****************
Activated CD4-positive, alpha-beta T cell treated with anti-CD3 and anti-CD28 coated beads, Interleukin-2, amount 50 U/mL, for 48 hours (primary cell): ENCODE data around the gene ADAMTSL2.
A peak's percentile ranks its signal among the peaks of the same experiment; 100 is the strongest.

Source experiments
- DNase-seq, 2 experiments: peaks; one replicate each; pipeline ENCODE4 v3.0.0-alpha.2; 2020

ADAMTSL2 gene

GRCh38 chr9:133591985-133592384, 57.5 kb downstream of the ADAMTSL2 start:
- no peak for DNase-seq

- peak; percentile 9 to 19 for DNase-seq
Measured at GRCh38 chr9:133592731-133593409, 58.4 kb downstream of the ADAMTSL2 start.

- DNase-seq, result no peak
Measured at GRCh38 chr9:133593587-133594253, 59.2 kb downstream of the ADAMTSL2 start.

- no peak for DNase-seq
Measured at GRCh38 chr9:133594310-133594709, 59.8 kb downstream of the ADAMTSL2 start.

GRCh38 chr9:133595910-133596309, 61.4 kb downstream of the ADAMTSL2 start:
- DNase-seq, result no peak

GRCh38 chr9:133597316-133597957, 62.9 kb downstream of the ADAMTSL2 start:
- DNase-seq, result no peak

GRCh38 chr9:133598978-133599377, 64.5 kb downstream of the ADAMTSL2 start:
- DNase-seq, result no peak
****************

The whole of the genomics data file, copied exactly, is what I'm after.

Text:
Activated CD4-positive, alpha-beta T cell treated with anti-CD3 and anti-CD28 coated beads, Interleukin-2, amount 50 U/mL, for 48 hours (primary cell): ENCODE data around the gene ADAMTSL2.
A peak's percentile ranks its signal among the peaks of the same experiment; 100 is the strongest.

Source experiments
- DNase-seq, 2 experiments: peaks; one replicate each; pipeline ENCODE4 v3.0.0-alpha.2; 2020

ADAMTSL2 gene

GRCh38 chr9:133591985-133592384, 57.5 kb downstream of the ADAMTSL2 start:
- no peak for DNase-seq

- peak; percentile 9 to 19 for DNase-seq
Measured at GRCh38 chr9:133592731-133593409, 58.4 kb downstream of the ADAMTSL2 start.

- DNase-seq, result no peak
Measured at GRCh38 chr9:133593587-133594253, 59.2 kb downstream of the ADAMTSL2 start.

- no peak for DNase-seq
Measured at GRCh38 chr9:133594310-133594709, 59.8 kb downstream of the ADAMTSL2 start.

GRCh38 chr9:133595910-133596309, 61.4 kb downstream of the ADAMTSL2 start:
- DNase-seq, result no peak

GRCh38 chr9:133597316-133597957, 62.9 kb downstream of the ADAMTSL2 start:
- DNase-seq, result no peak

GRCh38 chr9:133598978-133599377, 64.5 kb downstream of the ADAMTSL2 start:
- DNase-seq, result no peak